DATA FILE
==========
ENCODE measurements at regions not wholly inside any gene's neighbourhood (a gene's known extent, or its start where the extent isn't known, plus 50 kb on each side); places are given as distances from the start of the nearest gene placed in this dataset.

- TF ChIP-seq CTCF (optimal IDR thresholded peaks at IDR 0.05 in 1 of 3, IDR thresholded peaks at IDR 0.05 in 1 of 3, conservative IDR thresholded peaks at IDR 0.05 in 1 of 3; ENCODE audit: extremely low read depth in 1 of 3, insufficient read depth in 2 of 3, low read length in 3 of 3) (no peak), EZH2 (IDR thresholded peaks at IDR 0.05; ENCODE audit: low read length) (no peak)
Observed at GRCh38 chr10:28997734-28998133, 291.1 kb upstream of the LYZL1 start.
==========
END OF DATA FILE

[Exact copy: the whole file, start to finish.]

ENCODE measurements at regions not wholly inside any gene's neighbourhood (a gene's known extent, or its start where the extent isn't known, plus 50 kb on each side); places are given as distances from the start of the nearest gene placed in this dataset.

- TF ChIP-seq CTCF (optimal IDR thresholded peaks at IDR 0.05 in 1 of 3, IDR thresholded peaks at IDR 0.05 in 1 of 3, conservative IDR thresholded peaks at IDR 0.05 in 1 of 3; ENCODE audit: extremely low read depth in 1 of 3, insufficient read depth in 2 of 3, low read length in 3 of 3) (no peak), EZH2 (IDR thresholded peaks at IDR 0.05; ENCODE audit: low read length) (no peak)
Observed at GRCh38 chr10:28997734-28998133, 291.1 kb upstream of the LYZL1 start.